OCP-based memory access arbitration for a digital sampling oscilloscope
By Traian Tulbure and Dan Nicula, eASIC
Programmable Lgic Designline
The current approach for designing an integrated circuit in the form of a System-on-Chip (SoC) is based on reusing the models for modules with a well-defined functionality. For easier interconnection, these intellectual property (IP) cores should have an interface that obeys the rules of a standard socket.
The Open Core Protocol (OCP) is a common standard for IP core interfaces, or sockets, which facilitates the concept of "plug and play" design for SoCs. This paper presents the use of the OCP with regard to implementing a multi-port access memory with a single port SRAM. The study case is a digital sampling oscilloscope (DSO) implemented on a FlexASIC device from eASIC. The general capabilities of the chip include a two-channel digital sampling DSO and an arbitrary waveform generator (AWG) in a single USB-powered module.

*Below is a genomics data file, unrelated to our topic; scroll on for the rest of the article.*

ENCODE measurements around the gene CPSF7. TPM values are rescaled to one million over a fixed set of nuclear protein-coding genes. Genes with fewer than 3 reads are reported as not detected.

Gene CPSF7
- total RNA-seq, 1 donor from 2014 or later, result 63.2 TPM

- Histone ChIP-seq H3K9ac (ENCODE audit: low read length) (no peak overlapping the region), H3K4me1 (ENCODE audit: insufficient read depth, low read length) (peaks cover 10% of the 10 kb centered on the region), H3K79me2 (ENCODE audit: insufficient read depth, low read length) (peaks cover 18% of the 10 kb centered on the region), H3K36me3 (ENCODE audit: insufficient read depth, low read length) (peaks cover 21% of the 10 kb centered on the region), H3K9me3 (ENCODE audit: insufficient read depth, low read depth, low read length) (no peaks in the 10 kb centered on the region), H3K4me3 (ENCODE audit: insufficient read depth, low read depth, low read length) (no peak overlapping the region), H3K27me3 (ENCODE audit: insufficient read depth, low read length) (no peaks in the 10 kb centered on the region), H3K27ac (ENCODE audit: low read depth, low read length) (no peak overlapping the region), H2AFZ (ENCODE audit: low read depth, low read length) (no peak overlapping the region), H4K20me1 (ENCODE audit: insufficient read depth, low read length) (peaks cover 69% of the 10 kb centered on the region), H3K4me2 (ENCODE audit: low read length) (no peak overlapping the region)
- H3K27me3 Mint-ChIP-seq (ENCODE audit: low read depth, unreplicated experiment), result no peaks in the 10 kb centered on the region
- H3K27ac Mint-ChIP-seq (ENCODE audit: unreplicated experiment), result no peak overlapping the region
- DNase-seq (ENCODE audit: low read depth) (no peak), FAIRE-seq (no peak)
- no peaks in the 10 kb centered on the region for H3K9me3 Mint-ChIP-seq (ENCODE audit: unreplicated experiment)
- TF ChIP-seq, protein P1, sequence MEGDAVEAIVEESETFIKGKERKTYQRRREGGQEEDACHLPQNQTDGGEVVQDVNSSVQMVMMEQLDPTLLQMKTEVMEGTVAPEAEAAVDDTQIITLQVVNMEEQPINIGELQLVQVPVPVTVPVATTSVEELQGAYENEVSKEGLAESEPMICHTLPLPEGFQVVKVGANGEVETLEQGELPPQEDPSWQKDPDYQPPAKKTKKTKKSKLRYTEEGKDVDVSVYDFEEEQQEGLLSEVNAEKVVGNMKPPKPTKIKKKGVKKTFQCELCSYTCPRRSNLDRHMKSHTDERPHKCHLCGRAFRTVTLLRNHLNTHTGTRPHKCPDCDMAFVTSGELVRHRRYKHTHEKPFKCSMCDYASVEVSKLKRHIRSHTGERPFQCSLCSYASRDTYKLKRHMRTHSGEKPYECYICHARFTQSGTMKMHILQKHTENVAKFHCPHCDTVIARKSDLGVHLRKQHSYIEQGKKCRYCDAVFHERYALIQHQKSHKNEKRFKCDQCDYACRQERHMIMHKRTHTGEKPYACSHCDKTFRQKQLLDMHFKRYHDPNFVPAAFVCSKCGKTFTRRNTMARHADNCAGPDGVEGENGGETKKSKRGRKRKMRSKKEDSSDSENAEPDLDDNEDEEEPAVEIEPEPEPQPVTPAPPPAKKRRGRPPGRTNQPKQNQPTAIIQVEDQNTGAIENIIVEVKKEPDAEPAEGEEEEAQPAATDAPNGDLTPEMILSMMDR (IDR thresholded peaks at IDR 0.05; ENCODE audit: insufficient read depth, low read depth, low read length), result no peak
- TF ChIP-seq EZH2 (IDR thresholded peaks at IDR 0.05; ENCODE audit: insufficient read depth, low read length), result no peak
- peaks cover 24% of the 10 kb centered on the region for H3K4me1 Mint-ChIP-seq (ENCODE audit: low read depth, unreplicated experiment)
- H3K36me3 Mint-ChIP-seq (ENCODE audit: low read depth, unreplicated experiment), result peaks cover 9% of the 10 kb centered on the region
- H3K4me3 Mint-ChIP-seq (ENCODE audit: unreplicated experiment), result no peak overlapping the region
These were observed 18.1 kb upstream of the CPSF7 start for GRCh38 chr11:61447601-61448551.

The chip is implemented on Structured eASIC fabric that includes single port SRAM blocks. The on-chip SRAM is shared between the DSO and the AWG. Furthermore, the CPU also requires access to the memory; thus, a time-multiplexed memory access subsystem was designed. The OCP protocol was chosen to provide access and arbitration of the SRAM access on a 96 bit wide data bus.
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